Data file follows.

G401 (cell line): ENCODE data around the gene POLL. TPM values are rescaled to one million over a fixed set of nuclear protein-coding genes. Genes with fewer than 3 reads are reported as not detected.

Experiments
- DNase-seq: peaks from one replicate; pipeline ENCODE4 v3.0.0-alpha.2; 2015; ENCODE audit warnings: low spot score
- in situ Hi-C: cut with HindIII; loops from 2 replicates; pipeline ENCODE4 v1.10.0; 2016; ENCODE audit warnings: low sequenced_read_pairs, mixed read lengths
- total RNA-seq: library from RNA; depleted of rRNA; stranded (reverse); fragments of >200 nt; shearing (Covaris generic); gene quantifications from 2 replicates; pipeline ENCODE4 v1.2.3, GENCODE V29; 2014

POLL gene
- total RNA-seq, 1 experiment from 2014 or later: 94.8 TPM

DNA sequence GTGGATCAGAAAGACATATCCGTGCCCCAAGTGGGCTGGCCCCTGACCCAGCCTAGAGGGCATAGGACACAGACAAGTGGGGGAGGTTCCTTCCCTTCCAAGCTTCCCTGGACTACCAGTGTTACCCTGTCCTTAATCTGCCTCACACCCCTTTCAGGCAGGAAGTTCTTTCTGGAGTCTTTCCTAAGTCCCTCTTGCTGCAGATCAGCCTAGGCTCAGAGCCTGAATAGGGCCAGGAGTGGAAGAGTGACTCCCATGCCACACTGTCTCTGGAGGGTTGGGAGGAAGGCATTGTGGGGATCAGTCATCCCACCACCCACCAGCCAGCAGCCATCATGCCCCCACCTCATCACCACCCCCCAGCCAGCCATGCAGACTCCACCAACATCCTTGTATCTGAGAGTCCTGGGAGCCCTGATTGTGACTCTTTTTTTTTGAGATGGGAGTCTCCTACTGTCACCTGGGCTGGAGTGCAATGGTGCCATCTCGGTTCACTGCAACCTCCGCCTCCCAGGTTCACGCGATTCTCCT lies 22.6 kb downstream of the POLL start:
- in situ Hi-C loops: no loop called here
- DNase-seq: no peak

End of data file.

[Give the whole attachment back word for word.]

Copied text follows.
G401 (cell line): ENCODE data around the gene POLL. TPM values are rescaled to one million over a fixed set of nuclear protein-coding genes. Genes with fewer than 3 reads are reported as not detected.

Experiments
- DNase-seq: peaks from one replicate; pipeline ENCODE4 v3.0.0-alpha.2; 2015; ENCODE audit warnings: low spot score
- in situ Hi-C: cut with HindIII; loops from 2 replicates; pipeline ENCODE4 v1.10.0; 2016; ENCODE audit warnings: low sequenced_read_pairs, mixed read lengths
- total RNA-seq: library from RNA; depleted of rRNA; stranded (reverse); fragments of >200 nt; shearing (Covaris generic); gene quantifications from 2 replicates; pipeline ENCODE4 v1.2.3, GENCODE V29; 2014

POLL gene
- total RNA-seq, 1 experiment from 2014 or later: 94.8 TPM

DNA sequence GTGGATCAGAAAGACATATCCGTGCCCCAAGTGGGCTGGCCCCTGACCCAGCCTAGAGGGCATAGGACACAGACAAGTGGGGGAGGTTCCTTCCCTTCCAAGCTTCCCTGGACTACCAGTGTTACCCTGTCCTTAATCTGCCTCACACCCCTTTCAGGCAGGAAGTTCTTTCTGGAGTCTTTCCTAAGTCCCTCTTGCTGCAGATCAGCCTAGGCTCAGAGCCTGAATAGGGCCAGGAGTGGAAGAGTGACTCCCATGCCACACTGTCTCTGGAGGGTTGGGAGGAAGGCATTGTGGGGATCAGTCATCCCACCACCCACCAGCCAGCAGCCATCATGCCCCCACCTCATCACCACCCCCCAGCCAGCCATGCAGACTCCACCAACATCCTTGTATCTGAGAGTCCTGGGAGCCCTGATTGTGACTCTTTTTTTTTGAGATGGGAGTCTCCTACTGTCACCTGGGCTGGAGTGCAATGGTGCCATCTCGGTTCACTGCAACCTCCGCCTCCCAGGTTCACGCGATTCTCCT lies 22.6 kb downstream of the POLL start:
- in situ Hi-C loops: no loop called here
- DNase-seq: no peak